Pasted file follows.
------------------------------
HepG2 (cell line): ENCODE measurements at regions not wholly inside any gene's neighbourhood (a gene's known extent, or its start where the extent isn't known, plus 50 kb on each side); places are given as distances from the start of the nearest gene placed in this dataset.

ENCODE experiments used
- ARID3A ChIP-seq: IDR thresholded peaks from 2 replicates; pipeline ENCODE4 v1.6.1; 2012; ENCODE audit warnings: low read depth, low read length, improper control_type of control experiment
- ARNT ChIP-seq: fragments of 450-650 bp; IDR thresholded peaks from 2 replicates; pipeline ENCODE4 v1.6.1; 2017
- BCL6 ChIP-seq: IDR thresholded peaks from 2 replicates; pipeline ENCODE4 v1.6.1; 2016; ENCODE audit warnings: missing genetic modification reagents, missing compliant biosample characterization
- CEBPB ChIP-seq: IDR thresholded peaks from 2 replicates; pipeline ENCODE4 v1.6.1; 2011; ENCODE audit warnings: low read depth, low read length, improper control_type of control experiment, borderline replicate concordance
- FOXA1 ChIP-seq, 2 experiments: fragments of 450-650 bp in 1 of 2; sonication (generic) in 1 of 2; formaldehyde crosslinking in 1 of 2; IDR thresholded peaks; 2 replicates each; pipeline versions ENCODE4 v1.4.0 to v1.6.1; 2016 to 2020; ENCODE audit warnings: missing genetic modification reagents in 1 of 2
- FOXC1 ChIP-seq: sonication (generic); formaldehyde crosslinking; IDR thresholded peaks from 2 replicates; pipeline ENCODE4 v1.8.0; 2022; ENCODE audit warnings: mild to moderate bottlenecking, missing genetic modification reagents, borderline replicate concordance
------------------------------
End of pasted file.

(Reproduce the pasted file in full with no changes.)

HepG2 (cell line): ENCODE measurements at regions not wholly inside any gene's neighbourhood (a gene's known extent, or its start where the extent isn't known, plus 50 kb on each side); places are given as distances from the start of the nearest gene placed in this dataset.

ENCODE experiments used
- ARID3A ChIP-seq: IDR thresholded peaks from 2 replicates; pipeline ENCODE4 v1.6.1; 2012; ENCODE audit warnings: low read depth, low read length, improper control_type of control experiment
- ARNT ChIP-seq: fragments of 450-650 bp; IDR thresholded peaks from 2 replicates; pipeline ENCODE4 v1.6.1; 2017
- BCL6 ChIP-seq: IDR thresholded peaks from 2 replicates; pipeline ENCODE4 v1.6.1; 2016; ENCODE audit warnings: missing genetic modification reagents, missing compliant biosample characterization
- CEBPB ChIP-seq: IDR thresholded peaks from 2 replicates; pipeline ENCODE4 v1.6.1; 2011; ENCODE audit warnings: low read depth, low read length, improper control_type of control experiment, borderline replicate concordance
- FOXA1 ChIP-seq, 2 experiments: fragments of 450-650 bp in 1 of 2; sonication (generic) in 1 of 2; formaldehyde crosslinking in 1 of 2; IDR thresholded peaks; 2 replicates each; pipeline versions ENCODE4 v1.4.0 to v1.6.1; 2016 to 2020; ENCODE audit warnings: missing genetic modification reagents in 1 of 2
- FOXC1 ChIP-seq: sonication (generic); formaldehyde crosslinking; IDR thresholded peaks from 2 replicates; pipeline ENCODE4 v1.8.0; 2022; ENCODE audit warnings: mild to moderate bottlenecking, missing genetic modification reagents, borderline replicate concordance